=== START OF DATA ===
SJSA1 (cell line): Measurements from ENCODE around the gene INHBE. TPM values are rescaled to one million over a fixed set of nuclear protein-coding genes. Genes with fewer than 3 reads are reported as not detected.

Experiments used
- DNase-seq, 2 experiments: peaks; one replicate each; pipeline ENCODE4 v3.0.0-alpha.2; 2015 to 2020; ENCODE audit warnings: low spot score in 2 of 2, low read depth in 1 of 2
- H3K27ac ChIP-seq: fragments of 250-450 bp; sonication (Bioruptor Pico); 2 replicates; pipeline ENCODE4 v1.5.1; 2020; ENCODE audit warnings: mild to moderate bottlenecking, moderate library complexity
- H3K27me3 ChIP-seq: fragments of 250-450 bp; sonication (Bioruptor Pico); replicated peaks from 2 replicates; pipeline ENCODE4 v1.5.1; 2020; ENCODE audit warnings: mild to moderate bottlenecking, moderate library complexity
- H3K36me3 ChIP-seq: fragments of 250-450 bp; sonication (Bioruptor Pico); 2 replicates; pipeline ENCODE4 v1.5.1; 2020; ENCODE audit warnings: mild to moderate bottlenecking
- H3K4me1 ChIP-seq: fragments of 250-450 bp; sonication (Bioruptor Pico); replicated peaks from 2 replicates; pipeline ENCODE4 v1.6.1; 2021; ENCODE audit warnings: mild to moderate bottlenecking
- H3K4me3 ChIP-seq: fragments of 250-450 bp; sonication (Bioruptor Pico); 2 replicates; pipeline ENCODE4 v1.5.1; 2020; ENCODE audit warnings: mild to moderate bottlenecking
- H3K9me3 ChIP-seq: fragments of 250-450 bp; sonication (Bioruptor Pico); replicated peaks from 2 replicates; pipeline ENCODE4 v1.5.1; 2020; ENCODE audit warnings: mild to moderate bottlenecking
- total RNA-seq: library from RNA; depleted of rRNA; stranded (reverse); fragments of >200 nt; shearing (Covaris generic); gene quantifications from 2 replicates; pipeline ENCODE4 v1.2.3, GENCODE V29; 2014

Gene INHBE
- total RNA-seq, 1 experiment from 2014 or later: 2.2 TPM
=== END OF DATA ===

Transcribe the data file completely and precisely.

SJSA1 (cell line): Measurements from ENCODE around the gene INHBE. TPM values are rescaled to one million over a fixed set of nuclear protein-coding genes. Genes with fewer than 3 reads are reported as not detected.

Experiments used
- DNase-seq, 2 experiments: peaks; one replicate each; pipeline ENCODE4 v3.0.0-alpha.2; 2015 to 2020; ENCODE audit warnings: low spot score in 2 of 2, low read depth in 1 of 2
- H3K27ac ChIP-seq: fragments of 250-450 bp; sonication (Bioruptor Pico); 2 replicates; pipeline ENCODE4 v1.5.1; 2020; ENCODE audit warnings: mild to moderate bottlenecking, moderate library complexity
- H3K27me3 ChIP-seq: fragments of 250-450 bp; sonication (Bioruptor Pico); replicated peaks from 2 replicates; pipeline ENCODE4 v1.5.1; 2020; ENCODE audit warnings: mild to moderate bottlenecking, moderate library complexity
- H3K36me3 ChIP-seq: fragments of 250-450 bp; sonication (Bioruptor Pico); 2 replicates; pipeline ENCODE4 v1.5.1; 2020; ENCODE audit warnings: mild to moderate bottlenecking
- H3K4me1 ChIP-seq: fragments of 250-450 bp; sonication (Bioruptor Pico); replicated peaks from 2 replicates; pipeline ENCODE4 v1.6.1; 2021; ENCODE audit warnings: mild to moderate bottlenecking
- H3K4me3 ChIP-seq: fragments of 250-450 bp; sonication (Bioruptor Pico); 2 replicates; pipeline ENCODE4 v1.5.1; 2020; ENCODE audit warnings: mild to moderate bottlenecking
- H3K9me3 ChIP-seq: fragments of 250-450 bp; sonication (Bioruptor Pico); replicated peaks from 2 replicates; pipeline ENCODE4 v1.5.1; 2020; ENCODE audit warnings: mild to moderate bottlenecking
- total RNA-seq: library from RNA; depleted of rRNA; stranded (reverse); fragments of >200 nt; shearing (Covaris generic); gene quantifications from 2 replicates; pipeline ENCODE4 v1.2.3, GENCODE V29; 2014

Gene INHBE
- total RNA-seq, 1 experiment from 2014 or later: 2.2 TPM